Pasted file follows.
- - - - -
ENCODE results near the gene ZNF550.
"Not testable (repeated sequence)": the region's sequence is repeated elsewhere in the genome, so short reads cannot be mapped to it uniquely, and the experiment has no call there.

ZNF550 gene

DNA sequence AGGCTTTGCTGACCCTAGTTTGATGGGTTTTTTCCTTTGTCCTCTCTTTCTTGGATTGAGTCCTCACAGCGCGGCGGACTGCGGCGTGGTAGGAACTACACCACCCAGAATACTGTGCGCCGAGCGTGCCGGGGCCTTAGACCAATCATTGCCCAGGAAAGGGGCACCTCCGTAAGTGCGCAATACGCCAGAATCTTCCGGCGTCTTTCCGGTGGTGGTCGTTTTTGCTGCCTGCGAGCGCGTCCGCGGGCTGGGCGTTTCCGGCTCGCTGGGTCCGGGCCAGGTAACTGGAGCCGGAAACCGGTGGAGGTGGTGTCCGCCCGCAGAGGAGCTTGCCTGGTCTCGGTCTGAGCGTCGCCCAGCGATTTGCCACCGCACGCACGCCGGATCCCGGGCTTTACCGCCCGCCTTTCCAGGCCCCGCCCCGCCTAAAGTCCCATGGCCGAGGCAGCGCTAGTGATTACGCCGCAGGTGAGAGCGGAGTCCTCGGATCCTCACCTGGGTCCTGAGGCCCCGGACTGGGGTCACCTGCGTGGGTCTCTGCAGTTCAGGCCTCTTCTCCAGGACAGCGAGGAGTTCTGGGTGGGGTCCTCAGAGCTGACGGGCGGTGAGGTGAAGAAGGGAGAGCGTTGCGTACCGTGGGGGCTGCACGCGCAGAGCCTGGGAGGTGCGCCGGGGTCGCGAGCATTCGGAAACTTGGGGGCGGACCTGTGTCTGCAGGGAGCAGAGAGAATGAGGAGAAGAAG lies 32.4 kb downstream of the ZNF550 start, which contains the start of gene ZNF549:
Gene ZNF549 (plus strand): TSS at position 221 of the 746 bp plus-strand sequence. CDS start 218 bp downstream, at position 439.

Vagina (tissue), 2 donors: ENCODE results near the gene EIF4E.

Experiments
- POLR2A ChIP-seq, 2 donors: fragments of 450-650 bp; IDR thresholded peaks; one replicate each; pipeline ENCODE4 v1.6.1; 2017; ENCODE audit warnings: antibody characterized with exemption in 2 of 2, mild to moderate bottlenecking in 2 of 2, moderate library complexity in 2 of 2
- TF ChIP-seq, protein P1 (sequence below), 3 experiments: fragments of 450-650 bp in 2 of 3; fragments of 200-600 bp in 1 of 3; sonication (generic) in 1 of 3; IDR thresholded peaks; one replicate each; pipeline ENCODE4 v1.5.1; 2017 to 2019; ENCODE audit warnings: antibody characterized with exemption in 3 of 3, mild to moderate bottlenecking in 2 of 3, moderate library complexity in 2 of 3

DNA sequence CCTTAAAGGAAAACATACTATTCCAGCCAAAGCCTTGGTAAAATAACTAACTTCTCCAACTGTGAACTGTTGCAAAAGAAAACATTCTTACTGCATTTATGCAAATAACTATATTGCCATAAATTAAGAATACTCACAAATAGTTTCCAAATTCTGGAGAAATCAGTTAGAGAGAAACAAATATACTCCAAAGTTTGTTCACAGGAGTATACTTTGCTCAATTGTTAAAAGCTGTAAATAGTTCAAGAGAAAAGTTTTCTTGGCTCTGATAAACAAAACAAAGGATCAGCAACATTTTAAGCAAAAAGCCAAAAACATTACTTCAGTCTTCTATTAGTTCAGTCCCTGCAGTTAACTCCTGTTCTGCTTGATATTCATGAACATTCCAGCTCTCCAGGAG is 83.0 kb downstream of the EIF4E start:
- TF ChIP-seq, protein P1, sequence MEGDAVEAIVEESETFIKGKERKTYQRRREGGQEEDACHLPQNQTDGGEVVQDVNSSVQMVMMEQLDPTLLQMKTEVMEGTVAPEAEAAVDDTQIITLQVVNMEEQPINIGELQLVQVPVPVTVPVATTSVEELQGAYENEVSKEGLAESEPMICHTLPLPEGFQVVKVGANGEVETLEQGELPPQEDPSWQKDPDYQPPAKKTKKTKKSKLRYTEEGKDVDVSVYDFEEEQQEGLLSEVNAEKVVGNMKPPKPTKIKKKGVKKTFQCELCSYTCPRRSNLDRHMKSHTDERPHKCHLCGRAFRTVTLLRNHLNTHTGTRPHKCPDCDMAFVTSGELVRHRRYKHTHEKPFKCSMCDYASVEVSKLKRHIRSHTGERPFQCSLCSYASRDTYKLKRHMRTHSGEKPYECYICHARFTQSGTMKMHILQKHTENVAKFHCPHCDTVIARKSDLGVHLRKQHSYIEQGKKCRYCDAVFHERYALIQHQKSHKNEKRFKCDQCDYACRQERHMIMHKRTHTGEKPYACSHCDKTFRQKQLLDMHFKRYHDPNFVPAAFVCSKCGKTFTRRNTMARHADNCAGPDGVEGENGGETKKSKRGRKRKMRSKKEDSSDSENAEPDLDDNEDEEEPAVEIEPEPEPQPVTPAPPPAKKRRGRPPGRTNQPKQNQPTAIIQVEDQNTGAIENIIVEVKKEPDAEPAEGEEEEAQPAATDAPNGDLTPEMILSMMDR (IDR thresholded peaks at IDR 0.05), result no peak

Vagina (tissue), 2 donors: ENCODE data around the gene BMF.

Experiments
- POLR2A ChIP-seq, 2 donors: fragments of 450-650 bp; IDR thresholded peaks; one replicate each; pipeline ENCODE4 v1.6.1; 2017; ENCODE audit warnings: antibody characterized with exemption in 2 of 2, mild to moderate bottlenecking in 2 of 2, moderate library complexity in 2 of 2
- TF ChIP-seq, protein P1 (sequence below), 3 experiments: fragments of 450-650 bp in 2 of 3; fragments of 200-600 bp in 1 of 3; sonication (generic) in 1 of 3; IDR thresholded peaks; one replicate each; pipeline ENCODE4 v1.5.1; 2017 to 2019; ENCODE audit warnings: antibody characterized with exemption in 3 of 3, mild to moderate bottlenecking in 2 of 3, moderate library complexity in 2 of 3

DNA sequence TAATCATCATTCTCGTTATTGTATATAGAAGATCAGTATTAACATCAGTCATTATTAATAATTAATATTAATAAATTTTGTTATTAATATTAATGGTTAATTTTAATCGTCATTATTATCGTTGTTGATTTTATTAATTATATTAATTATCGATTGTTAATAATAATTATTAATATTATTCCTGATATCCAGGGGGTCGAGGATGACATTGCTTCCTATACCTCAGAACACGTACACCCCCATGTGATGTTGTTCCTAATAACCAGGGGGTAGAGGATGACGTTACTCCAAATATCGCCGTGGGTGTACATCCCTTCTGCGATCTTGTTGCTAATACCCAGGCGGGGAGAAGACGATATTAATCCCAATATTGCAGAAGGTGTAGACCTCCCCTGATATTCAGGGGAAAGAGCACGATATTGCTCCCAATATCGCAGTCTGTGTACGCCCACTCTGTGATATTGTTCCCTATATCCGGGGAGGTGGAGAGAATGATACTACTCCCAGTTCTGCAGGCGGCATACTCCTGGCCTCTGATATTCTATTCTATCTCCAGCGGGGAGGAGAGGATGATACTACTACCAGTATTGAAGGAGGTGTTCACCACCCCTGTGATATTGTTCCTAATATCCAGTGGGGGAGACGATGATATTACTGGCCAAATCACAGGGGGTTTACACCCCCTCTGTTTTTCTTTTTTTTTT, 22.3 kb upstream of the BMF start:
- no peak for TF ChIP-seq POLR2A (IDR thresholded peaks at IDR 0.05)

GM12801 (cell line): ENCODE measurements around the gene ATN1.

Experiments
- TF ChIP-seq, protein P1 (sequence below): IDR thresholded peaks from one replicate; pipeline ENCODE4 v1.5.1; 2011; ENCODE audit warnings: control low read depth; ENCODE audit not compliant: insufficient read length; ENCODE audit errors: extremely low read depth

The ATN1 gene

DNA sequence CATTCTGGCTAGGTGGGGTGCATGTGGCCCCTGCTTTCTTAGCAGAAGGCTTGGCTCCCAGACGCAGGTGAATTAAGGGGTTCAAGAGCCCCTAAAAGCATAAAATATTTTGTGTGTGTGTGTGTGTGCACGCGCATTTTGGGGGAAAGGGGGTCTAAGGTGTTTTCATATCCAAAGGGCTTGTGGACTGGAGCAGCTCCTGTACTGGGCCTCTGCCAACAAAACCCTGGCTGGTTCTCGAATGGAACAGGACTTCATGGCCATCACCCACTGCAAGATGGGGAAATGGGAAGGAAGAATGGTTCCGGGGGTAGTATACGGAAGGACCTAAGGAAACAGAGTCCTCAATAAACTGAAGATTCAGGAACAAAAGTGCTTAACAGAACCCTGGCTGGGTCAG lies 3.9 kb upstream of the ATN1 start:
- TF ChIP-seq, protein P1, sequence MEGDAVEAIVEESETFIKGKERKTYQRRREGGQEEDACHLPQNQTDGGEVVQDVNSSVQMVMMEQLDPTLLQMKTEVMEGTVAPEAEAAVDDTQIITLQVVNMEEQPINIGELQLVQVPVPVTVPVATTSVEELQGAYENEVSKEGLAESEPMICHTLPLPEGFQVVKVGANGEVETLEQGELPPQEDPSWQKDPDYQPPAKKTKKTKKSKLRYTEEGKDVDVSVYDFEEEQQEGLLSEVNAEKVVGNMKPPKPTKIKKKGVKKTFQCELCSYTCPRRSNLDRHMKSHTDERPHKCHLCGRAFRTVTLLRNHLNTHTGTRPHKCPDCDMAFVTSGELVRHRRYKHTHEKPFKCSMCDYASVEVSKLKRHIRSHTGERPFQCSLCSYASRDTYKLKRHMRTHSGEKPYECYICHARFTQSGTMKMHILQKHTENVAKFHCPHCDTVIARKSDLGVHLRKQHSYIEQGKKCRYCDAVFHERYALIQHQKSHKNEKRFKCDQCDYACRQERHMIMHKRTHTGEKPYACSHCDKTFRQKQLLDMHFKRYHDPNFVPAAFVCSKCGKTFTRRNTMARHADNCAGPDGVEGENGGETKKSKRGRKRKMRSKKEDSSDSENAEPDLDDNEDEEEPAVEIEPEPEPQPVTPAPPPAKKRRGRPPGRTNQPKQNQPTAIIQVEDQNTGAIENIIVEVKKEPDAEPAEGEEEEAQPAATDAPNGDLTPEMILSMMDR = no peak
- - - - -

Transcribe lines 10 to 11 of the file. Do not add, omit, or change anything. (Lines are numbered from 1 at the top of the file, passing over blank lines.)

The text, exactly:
DNA sequence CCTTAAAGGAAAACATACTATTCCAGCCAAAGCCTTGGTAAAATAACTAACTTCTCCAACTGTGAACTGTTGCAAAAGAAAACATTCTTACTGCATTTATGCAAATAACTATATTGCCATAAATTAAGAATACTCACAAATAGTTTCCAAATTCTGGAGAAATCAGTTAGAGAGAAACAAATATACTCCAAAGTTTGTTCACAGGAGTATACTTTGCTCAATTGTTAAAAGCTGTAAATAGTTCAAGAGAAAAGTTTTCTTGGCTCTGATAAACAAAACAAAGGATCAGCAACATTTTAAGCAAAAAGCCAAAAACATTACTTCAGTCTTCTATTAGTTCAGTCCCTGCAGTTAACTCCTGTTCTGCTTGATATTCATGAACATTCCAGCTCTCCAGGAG is 83.0 kb downstream of the EIF4E start:
- TF ChIP-seq, protein P1, sequence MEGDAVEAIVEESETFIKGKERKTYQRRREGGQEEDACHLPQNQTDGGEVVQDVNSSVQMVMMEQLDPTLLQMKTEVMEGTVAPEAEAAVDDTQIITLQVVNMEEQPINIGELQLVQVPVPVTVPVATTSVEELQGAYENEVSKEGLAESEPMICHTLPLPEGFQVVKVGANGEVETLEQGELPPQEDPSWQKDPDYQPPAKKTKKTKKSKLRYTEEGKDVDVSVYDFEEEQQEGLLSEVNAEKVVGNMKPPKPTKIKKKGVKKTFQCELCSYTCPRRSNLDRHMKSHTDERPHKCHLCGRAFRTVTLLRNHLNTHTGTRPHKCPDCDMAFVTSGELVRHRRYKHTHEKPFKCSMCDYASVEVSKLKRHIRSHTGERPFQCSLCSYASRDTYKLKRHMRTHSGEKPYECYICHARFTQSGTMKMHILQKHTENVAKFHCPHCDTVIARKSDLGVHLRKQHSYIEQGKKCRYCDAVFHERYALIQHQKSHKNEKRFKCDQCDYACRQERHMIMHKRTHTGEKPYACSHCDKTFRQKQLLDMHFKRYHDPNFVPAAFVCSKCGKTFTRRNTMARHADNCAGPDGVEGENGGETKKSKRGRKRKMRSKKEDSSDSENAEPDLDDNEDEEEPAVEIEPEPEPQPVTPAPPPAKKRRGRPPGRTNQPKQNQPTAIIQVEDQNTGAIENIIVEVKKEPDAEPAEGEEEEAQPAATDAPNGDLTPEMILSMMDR (IDR thresholded peaks at IDR 0.05), result no peak